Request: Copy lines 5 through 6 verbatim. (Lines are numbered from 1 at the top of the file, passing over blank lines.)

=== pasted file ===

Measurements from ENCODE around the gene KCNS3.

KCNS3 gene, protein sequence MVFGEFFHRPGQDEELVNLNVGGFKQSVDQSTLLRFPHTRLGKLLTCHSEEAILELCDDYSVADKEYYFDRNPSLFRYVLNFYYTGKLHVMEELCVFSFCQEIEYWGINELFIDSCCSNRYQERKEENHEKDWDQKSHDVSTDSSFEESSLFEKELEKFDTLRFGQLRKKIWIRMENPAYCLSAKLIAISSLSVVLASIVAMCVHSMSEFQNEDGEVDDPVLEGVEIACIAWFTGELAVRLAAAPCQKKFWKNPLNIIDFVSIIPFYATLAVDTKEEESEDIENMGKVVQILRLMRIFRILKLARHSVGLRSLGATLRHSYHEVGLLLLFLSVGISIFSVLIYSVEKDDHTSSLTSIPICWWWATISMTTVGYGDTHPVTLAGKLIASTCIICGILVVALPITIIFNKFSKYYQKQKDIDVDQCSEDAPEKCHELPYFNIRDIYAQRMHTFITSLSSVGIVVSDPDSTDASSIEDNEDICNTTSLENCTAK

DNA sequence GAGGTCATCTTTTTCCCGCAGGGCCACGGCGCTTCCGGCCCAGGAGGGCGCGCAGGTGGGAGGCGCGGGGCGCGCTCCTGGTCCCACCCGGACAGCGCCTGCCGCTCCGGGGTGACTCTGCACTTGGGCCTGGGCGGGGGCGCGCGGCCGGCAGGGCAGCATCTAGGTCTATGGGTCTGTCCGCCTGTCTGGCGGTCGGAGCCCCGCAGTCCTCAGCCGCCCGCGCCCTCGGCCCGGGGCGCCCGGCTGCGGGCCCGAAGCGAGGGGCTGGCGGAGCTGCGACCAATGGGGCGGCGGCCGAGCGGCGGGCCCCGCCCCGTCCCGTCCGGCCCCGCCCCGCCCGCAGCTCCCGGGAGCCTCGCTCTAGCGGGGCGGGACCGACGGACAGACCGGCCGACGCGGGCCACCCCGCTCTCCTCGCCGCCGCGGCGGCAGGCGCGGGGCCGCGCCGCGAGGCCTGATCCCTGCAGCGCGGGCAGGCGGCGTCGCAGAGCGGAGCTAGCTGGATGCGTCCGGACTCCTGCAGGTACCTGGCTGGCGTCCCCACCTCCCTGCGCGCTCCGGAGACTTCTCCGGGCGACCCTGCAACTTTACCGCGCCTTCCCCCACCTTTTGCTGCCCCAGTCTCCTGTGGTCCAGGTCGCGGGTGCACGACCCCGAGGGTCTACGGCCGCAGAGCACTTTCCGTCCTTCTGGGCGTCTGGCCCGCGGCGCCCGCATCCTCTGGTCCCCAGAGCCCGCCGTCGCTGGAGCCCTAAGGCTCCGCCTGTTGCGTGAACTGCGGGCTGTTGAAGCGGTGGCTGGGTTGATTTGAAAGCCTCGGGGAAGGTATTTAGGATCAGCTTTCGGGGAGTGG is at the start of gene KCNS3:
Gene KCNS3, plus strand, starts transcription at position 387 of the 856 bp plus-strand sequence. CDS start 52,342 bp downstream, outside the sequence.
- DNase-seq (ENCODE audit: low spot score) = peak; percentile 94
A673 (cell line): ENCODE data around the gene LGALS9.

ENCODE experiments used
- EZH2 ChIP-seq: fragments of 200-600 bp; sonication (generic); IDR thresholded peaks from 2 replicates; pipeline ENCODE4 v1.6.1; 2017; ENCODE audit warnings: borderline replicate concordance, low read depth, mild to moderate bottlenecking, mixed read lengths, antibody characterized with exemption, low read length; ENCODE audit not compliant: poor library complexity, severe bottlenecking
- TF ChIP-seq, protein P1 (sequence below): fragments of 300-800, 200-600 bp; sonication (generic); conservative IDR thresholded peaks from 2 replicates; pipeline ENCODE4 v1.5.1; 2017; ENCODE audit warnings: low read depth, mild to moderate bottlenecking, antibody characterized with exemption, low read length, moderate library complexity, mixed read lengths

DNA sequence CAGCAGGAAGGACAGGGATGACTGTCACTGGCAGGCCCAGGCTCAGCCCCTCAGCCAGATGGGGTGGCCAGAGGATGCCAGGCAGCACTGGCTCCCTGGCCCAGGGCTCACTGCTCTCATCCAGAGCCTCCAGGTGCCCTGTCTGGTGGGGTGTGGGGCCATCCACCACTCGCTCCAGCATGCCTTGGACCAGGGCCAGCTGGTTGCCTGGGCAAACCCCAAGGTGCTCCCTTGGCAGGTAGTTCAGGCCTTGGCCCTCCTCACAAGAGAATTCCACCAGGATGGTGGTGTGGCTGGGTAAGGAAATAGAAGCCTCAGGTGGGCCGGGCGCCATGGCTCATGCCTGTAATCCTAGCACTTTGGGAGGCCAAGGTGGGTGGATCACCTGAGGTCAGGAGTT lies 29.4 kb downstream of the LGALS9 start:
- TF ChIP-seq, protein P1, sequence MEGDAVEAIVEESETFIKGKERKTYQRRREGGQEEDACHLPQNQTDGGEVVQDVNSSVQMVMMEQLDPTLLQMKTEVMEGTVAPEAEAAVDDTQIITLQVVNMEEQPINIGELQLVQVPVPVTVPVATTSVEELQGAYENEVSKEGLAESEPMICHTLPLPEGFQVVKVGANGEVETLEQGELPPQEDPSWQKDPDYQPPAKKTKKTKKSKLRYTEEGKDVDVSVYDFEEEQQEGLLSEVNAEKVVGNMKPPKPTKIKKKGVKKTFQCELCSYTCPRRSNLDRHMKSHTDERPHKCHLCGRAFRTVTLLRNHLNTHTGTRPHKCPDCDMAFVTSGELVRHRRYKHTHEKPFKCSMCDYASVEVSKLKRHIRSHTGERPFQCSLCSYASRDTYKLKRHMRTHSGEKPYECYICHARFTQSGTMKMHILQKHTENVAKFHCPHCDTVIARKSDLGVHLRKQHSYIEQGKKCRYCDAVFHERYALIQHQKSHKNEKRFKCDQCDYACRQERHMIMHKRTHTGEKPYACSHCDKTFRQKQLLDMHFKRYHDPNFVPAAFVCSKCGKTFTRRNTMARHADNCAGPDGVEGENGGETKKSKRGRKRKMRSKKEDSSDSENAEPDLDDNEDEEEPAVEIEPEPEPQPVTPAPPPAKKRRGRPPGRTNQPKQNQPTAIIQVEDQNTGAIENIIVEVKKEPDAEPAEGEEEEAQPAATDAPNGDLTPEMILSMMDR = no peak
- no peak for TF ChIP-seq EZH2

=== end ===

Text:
- DNase-seq (ENCODE audit: low spot score) = peak; percentile 94
A673 (cell line): ENCODE data around the gene LGALS9.